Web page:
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Business news briefs — Feb. 11

LOCAL BUSINESS

YRC to change finances

YRC Worldwide Inc., the U.S. trucker trying to reverse annual losses dating to 2007, increased the rate it’s offering on a $700 million term loan as lenders decide whether they will participate in the refinancing.

The five-year debt will pay interest at 7 percentage points more than the London interbank rate, compared with 6.75 percentage points initially proposed. The lending benchmark will have a 1 percent minimum, which is unchanged. Lenders are requiring YRC, which averted bankruptcy in 2011, to pay a spread almost double that of nonbank lenders.

YRC is based in Overland Park, Kan., with Summit County operations. It amassed $1.4 billion in debt from acquisitions including the former Akron-based Roadway.

Timken details steel spinoff

Timken Co. filed its initial paperwork on spinning off its steel divisions as the new TimkenSteel Corp. later this year. The lengthy shelf registration documents, filed Tuesday with the Securities and Exchange Commission, show TimkenSteel will trade as an independent company using the ticker symbol TMST. The spinoff is expected to be tax-free for current holders of Timken stock.

Canton-based bearings and steel maker Timken in September announced it agreed to separate its steel division following significant pressure from its largest shareholder.

The documents did not say when the spinoff will take place. The United Steelworkers, which represents about 1,900 hourly Timken workers in the Canton area, says the split is expected to happen by July 1.

COMPENSATION

GM leader’s pay established

General Motors Chief Executive Officer Mary Barra, who started the job last month, may receive total compensation this year of $14.4 million, $10 million more than the largest U.S. automaker previously disclosed.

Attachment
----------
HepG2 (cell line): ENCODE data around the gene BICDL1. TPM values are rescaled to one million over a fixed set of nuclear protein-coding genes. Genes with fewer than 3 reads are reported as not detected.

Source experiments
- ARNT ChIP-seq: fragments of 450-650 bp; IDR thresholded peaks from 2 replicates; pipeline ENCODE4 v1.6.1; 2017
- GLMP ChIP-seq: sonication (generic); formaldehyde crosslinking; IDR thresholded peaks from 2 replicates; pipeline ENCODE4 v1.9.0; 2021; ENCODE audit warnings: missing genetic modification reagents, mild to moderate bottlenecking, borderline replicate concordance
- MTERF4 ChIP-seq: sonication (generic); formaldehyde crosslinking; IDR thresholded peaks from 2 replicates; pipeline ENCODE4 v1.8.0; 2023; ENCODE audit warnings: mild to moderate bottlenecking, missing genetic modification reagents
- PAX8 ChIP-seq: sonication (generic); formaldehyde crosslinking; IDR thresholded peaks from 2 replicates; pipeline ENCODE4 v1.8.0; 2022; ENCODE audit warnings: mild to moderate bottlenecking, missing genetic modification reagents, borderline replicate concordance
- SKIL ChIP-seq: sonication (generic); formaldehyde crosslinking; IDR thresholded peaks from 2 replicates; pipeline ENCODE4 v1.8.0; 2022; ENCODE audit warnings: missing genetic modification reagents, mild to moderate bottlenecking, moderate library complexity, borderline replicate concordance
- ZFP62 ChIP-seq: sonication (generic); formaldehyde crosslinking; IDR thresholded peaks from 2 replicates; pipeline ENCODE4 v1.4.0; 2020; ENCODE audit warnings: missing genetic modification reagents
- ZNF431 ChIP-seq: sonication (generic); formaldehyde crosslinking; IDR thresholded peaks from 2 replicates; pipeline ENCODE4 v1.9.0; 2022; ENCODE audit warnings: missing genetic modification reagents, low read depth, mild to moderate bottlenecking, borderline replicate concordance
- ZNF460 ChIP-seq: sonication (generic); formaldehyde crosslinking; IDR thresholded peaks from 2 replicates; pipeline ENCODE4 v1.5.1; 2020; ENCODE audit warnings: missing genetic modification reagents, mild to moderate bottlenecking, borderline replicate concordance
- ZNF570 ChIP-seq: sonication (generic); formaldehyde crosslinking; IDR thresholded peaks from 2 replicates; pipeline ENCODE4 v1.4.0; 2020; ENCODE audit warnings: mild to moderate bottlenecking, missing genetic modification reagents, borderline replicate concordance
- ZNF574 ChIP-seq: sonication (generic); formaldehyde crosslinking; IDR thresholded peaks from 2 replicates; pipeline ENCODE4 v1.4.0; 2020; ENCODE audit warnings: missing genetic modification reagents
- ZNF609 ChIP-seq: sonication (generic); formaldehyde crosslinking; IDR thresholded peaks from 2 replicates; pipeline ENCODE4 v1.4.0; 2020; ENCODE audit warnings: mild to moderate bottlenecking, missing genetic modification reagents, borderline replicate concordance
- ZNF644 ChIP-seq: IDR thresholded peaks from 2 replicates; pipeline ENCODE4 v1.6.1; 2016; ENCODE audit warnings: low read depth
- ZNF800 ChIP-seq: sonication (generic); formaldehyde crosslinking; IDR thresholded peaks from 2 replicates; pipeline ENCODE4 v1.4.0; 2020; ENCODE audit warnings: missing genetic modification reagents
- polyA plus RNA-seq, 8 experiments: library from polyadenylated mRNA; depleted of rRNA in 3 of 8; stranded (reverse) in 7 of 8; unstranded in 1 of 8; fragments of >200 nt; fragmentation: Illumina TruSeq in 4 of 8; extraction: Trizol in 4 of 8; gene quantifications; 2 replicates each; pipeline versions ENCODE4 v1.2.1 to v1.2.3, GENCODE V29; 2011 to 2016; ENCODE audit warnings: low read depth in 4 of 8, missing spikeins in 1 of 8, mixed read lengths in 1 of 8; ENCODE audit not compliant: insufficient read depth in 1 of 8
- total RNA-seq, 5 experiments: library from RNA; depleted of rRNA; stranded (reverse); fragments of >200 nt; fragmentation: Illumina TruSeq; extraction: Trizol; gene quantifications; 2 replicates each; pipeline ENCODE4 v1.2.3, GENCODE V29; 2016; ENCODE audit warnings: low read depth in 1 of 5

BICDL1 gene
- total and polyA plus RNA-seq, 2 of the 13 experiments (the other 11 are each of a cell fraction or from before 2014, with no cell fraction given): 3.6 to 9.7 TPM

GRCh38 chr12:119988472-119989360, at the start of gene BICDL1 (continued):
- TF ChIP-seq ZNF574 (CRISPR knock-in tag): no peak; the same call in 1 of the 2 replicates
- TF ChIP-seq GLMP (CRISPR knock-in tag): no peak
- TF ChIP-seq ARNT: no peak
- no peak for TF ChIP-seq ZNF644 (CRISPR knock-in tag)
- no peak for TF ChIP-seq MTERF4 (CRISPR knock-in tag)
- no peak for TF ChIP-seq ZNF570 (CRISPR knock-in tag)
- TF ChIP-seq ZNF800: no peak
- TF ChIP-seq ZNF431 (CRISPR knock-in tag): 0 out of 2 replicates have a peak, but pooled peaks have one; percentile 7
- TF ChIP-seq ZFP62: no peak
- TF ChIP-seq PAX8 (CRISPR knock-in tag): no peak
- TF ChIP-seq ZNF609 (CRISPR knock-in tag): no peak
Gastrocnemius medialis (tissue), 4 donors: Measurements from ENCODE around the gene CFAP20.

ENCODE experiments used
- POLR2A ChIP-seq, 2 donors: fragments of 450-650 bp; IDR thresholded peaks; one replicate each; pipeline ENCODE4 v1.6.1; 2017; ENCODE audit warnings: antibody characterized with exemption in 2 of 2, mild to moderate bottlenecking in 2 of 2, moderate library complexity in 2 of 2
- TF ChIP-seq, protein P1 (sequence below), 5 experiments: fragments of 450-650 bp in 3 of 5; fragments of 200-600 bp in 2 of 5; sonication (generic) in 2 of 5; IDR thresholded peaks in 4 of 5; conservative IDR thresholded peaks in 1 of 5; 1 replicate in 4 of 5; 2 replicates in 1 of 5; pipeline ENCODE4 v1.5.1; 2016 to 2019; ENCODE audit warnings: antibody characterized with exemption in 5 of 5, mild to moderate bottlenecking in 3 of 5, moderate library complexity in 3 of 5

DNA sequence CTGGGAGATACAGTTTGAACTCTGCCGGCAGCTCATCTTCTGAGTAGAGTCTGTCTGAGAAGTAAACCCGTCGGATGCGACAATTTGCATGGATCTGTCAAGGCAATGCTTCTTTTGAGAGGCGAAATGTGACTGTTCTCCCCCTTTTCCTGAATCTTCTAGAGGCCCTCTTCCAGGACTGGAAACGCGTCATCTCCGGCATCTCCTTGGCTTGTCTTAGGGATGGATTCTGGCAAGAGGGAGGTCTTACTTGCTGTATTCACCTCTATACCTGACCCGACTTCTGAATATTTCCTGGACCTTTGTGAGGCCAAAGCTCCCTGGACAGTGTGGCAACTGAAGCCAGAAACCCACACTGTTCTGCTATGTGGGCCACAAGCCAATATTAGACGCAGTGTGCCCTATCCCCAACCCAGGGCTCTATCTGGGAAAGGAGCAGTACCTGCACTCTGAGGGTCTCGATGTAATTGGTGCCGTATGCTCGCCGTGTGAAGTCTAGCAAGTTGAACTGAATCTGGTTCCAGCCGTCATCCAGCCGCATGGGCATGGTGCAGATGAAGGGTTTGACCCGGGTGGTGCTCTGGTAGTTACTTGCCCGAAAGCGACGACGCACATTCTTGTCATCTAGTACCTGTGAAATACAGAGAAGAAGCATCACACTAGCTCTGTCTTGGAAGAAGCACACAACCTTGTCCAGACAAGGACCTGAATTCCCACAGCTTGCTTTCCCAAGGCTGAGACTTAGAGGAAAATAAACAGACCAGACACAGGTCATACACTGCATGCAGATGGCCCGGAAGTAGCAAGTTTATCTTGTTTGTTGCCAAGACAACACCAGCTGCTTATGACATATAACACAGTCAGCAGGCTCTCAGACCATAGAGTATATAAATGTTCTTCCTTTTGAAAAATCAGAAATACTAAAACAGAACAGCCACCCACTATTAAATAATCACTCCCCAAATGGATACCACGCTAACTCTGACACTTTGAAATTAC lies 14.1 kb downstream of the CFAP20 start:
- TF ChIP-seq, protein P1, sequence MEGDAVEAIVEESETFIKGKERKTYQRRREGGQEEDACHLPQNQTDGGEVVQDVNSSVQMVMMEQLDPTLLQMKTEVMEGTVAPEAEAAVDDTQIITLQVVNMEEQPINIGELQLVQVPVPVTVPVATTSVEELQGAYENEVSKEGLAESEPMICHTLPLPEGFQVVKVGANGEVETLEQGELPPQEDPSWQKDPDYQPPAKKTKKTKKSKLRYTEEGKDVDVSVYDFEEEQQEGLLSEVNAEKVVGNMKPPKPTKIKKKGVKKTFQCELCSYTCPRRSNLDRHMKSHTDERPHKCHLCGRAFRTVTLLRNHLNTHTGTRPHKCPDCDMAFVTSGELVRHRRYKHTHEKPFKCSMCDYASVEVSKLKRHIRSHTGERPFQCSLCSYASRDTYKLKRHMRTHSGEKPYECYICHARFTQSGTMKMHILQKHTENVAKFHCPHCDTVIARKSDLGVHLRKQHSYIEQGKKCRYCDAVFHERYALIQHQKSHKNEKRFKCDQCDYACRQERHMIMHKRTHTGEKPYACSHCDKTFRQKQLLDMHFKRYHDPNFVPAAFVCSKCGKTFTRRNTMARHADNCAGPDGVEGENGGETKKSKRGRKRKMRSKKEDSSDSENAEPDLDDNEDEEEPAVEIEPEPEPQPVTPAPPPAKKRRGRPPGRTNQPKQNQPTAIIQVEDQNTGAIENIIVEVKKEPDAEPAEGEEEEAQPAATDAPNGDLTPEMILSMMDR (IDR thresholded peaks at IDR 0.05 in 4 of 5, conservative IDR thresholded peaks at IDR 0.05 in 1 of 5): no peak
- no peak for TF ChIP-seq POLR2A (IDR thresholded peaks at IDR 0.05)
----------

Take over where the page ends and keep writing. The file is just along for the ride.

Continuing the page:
Barra, who became the first female CEO of a global carmaker Jan. 15, may receive $10 million in long-term compensation as part of her package, the Detroit-based company said.

That portion is subject to shareholder approval at GM’s annual meeting in June and the final amount depends on the company’s performance, GM said.

RETAIL

Hostess is sold at Big Lots

Twinkies, Ding Dongs and Zingers now are being sold at discount prices at Big Lots, which has become the official Hostess thrift outlet.

Hostess ran its own thrift stores until November 2012, when the company filed for bankruptcy and closed its 11 factories and 600 thrift stores.

When the new owners of Hostess returned the company to operation in July, they reopened four plants but did not resume operation of thrift stores.

TAKEOVERS

Cable board nominated

Charter Communications Inc. made its boldest move yet to buy Time Warner Cable Inc., nominating a full slate of board members as it seeks to usher the second-largest U.S. cable company to the bargaining table.

In addition to nominating 13 candidates to replace Time Warner Cable’s directors, Charter proposed amendments to the company’s bylaws that would limit expansion of the board and repeal bylaws adopted after 2012.

Time Warner Cable Chief Executive Officer Rob Marcus rebuffed Charter’s $132.50-a-share offer in January, saying he was open to a deal at $160 a share.

WALL STREET

Dow Jones rises 193 points

The Dow Jones industrial average jumped nearly 200 points after Federal Reserve Chair Janet Yellen said she would continue the central bank’s market-friendly, low-interest rate policies. The Dow rose 192.98 points, or 1.2 percent, to 15,994.77, its third triple-digit advance in four days.

The Standard & Poor’s 500 index rose 19.91 points, or 1.1 percent, to 1,819.75 and the Nasdaq composite rose 42.87 points, or 1 percent, to 4,191.04. The Nasdaq is now in positive territory for 2014, while the S&P 500 and Dow are down 1.5 percent and 3.5 percent the year, respectively.

Compiled from staff and wire reports



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